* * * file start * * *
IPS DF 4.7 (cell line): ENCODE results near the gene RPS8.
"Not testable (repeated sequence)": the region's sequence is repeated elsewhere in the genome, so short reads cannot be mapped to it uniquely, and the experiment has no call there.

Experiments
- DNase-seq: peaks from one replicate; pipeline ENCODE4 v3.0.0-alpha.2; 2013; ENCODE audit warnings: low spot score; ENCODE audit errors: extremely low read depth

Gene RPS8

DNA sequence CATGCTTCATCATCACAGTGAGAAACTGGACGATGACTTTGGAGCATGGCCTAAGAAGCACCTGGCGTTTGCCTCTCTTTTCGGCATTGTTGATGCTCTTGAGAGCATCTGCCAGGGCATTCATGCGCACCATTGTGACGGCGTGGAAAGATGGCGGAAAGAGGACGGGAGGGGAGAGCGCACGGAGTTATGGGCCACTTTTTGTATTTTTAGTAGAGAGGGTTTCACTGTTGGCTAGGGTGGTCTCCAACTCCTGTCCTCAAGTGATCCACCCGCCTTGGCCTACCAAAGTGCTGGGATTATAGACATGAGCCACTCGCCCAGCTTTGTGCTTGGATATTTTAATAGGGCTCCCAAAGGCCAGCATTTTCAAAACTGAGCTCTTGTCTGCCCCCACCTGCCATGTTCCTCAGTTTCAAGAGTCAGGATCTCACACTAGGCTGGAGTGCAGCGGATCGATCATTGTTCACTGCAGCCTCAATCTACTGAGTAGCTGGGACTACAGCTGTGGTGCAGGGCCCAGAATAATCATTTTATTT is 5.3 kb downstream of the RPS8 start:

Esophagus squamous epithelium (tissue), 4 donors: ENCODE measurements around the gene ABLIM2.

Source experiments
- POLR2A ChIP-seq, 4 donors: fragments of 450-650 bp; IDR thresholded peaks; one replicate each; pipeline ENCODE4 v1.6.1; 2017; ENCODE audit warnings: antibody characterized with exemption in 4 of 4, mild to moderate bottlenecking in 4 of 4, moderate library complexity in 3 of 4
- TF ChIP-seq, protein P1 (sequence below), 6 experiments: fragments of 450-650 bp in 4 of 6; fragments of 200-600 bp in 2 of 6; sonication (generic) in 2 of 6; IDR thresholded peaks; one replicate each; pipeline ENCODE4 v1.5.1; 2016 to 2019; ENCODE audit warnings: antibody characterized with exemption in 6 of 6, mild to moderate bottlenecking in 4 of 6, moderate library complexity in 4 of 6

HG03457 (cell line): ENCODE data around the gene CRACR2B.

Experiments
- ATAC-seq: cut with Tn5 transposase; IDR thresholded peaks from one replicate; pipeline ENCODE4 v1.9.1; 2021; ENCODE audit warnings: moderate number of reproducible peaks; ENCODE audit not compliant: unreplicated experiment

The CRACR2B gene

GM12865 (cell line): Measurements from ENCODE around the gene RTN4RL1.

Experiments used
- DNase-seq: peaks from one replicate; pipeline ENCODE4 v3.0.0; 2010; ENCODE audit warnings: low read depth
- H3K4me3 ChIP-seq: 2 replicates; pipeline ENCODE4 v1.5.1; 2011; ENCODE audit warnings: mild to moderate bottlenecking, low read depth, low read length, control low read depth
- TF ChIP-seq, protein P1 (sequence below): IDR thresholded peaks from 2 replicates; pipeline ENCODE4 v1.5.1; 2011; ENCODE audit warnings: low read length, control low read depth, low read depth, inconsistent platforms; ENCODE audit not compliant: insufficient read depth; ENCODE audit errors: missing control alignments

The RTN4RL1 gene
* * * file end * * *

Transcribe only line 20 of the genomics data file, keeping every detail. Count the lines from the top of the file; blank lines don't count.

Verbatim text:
The RTN4RL1 gene